Marketing Tips: Anatomy of a Naming Project

Feb 7, 2020

The Right Name is Square Zero

The naming of your company product or service is the starting point for the communications about it. The lack of a good name is like advertising with an empty billboard.

There are a lot of factors that go into a good name. We have some of these listed on our Naming Service page. Rather than repeat all the data here, let’s talk about the creative spark that leads to the inspiration for a good name. In other words, where do you start and then what…

First Step: Research

“Oh, that was predictable,” I hear you say. In a way, yes. But there’s more to this. What do we mean by research? This is actually a very focused step. It is really finding out as much as possible about the thing or service or whatever else you want to generate a good name for. Notice that we say, “Good Name.” Not perfect name, not miraculous name or unique or clever name. You’ll never get perfect. Someone else may already own it. Forget miracles. Unique or clever can be useful if the other criteria to follow are also present.

What are you really looking for when you’re researching a name? You’re looking for the core or essential description of what your product or service is, does, delivers, creates, etc. What does it do? How does it do it? What’s different about how it does it? Can it do it on Saturdays? That last may or may not be useful, but demonstrates that there’s no real limit to the questions you might pose.

Where does it end? How do you know you’ve got it? We could say, you’ll know it when you see it. You’ll have a blue flash or some other inspiration will hit. Maybe. But this isn’t the end of the process. It’s only the first step. At the end of this process, ideally, you’ll have a list of possibles to narrow down.

Second Step: Whittling

Research does not stop with a list of ideas. It just changes direction. Now the direction is cutting down the list to what will actually be good and workable. A whole new series of questions have to be answered for each prospect:

  • Is the domain name for it available? If not, you’re wasting your time unless you want to try and pry the name away from a domain squatter. Or someone else already thought of it and is running a business with it. Be glad you found out now and move on. You can quickly research and register domain names here: (Full disclosure, we own this site. It’s like Godaddy, just less expensive.)
  • Does someone own a trademark on it already? This is even more important than the domain name. Trademark ownership trumps domain ownership any day of the week. Click here to research this on the US Patent and Trademark site. (You can use the Basic Word Mark Search for quick results.)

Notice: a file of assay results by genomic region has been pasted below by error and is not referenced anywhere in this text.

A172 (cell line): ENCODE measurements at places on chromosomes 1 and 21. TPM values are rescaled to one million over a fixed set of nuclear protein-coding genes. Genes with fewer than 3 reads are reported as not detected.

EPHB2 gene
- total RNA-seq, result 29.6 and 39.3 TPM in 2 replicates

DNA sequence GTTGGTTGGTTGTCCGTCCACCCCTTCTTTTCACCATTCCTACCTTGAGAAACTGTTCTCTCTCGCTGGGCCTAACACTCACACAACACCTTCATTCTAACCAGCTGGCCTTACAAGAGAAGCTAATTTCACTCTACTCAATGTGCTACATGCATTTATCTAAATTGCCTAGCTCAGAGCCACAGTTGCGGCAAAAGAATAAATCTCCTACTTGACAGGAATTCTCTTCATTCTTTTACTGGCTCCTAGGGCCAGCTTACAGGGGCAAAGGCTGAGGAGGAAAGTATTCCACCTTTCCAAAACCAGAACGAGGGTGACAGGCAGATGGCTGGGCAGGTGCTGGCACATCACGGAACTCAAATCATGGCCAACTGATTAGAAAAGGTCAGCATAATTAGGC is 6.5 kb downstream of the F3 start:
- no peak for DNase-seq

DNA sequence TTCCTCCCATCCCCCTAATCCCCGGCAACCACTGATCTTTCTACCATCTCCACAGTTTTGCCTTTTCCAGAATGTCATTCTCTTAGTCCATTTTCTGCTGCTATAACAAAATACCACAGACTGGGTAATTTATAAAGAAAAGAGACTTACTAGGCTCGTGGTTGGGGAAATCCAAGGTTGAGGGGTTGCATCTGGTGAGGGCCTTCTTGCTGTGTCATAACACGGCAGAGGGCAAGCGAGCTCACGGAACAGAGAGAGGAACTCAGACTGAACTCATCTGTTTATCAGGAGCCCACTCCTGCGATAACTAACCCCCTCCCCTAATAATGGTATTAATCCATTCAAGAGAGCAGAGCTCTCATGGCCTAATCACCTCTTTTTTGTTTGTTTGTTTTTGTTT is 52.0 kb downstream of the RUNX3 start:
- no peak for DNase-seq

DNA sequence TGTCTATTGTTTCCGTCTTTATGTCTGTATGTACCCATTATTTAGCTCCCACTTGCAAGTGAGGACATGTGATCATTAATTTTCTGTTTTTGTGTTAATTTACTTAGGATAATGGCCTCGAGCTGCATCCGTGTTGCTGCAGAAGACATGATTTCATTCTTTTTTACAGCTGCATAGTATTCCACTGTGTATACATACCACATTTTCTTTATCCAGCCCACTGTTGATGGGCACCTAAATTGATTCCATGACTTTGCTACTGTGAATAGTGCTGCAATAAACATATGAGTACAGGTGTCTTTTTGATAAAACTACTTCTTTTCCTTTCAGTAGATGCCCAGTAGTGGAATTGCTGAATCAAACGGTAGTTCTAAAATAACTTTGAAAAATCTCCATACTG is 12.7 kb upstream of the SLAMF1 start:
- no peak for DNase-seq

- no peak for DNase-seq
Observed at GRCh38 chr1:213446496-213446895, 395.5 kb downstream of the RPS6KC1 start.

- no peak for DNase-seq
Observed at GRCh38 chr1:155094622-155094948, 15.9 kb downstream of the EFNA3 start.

• Are we there yet? No. Next, is it easy to spell? Honest, this is important. Many years ago we were asked to help with a name for a company that sold ayurvedic products (herbs from India basically). Go ahead and try to remember how to spell it to tell someone else. We dare you. By the way, the name we came up with was ElanVeda. Means exactly the same thing, life knowledge, and you can spell it.
  • What’s next? Speak it. No, this is real and just as important as being able to spell it. The most important marketing channel is and probably always will be word of mouth. When you say the name, can someone immediately recognize it and will they be able to work out how to spell it and relay it accurately to someone else. Does it sound like something it shouldn’t. PETA made this mistake years ago when they named their first blog website “the peta files.” Try saying that out loud a few times.
  • The next step is testing it in conversation. Make sure it doesn’t lend itself to shortening easily or other alterations like calling the name Michael Hunt few times over a loud speaker. Sooner or later it will be shortened and then what do you have…

Once you have gotten each prospective name through these steps, it can be added to the prospect list.

Third Step: Survey It

All your research so far has been subjected to a viewpoint of one, you. Now you have to see how others will react. This is pretty straight forward. Set up a survey that briefly describes what you’re researching the name for and get people to tell you their preferences. There are multiple classes of people that should be surveyed on this:

  • People who are potential customer or consumers
  • People who are supposed to sell it. (You would be amazed how much useful information comes from sales people who interact with customers directly.)
  • People who need to write, design or otherwise communicate about it.

Once you get to this stage you’re probably ready to write the proposal to the executive who has to approve it. Given all this data, it should be a slam dunk.

But, if you don’t have something that really rings the bell by this point, keep all the notes and data and start back at step one. You missed something. It will be there waiting for you to turn it over.

In our experience, the clue that leads to a good name can be in the most unlikely of places. Like in the notes of untabulated survey results that had been unexamined for years.


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